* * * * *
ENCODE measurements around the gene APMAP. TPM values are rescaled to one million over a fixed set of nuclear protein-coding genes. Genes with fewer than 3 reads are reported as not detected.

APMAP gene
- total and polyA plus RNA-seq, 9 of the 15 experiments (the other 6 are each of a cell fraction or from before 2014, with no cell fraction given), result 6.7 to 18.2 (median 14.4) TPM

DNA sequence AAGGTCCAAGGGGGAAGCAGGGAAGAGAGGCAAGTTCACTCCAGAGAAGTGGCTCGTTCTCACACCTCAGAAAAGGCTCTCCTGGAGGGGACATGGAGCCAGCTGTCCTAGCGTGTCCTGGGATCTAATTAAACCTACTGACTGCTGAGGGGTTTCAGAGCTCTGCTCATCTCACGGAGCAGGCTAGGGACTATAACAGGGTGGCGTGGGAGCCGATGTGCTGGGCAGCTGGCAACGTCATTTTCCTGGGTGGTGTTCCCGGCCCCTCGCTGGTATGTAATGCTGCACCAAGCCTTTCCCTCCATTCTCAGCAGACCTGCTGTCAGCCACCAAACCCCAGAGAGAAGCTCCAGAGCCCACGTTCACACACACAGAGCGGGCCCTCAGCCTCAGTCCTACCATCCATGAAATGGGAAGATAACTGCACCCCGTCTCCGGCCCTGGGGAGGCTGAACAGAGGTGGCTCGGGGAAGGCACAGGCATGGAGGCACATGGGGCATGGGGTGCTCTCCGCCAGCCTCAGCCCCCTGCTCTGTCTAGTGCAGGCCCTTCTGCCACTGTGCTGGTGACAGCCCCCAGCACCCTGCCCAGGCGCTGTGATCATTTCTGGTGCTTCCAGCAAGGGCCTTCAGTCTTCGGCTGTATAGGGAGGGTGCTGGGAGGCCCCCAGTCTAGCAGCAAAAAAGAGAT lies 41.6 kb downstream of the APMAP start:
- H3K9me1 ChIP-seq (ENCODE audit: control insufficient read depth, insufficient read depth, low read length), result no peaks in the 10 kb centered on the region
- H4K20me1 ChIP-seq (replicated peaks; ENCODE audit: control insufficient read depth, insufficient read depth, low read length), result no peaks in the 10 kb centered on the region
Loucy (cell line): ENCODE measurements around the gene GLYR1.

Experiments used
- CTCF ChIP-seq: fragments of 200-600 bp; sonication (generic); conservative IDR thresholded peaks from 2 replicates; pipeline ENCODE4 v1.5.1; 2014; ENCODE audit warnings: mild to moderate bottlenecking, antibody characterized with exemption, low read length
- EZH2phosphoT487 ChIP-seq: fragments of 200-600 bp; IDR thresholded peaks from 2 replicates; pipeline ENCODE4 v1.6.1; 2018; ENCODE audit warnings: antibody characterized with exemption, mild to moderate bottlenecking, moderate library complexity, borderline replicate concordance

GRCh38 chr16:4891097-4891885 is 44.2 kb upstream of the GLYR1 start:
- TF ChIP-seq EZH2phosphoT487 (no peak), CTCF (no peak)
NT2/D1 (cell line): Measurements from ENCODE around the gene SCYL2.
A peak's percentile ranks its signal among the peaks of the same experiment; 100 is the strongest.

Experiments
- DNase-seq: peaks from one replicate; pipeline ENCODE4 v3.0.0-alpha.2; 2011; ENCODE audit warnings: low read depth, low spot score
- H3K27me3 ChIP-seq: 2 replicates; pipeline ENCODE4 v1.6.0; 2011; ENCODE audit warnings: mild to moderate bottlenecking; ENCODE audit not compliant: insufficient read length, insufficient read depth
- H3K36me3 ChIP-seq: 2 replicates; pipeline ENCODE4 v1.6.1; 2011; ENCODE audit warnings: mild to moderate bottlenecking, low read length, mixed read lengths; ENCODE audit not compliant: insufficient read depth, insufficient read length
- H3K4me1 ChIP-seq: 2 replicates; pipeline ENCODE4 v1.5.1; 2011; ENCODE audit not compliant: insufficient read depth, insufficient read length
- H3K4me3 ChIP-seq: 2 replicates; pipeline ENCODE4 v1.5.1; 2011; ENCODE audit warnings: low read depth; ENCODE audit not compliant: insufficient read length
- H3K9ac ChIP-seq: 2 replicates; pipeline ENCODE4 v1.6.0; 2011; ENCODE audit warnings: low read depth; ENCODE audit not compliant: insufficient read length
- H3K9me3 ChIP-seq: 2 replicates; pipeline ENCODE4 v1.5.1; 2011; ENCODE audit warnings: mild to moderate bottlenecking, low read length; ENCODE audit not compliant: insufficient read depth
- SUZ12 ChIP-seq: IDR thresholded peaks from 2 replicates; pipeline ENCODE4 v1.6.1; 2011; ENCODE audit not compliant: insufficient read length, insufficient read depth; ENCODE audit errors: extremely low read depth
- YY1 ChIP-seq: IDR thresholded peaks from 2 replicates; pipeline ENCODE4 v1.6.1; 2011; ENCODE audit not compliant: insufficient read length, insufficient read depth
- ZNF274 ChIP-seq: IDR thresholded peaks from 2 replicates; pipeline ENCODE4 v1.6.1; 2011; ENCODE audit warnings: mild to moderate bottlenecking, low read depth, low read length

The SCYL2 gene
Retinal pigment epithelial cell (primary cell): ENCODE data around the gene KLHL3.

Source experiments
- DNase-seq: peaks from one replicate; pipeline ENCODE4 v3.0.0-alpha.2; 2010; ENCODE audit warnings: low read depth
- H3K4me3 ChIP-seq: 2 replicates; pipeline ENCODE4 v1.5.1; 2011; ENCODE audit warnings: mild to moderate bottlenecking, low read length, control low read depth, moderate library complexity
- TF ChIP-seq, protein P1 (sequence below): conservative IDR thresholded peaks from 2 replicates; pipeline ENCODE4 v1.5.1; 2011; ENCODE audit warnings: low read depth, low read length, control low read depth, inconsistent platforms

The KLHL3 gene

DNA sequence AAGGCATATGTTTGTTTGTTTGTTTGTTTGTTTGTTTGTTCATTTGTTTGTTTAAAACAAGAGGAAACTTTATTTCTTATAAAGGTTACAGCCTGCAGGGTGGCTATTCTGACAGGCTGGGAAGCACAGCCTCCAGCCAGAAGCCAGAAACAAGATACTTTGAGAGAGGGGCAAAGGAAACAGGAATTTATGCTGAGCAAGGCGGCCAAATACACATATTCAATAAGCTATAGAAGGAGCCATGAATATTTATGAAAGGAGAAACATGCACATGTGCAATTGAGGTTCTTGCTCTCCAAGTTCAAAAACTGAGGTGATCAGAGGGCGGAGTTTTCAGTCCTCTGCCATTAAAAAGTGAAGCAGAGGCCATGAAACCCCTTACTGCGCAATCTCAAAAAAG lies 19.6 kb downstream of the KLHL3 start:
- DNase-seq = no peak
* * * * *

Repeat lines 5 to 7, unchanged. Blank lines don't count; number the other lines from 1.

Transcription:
- H3K9me1 ChIP-seq (ENCODE audit: control insufficient read depth, insufficient read depth, low read length), result no peaks in the 10 kb centered on the region
- H4K20me1 ChIP-seq (replicated peaks; ENCODE audit: control insufficient read depth, insufficient read depth, low read length), result no peaks in the 10 kb centered on the region
Loucy (cell line): ENCODE measurements around the gene GLYR1.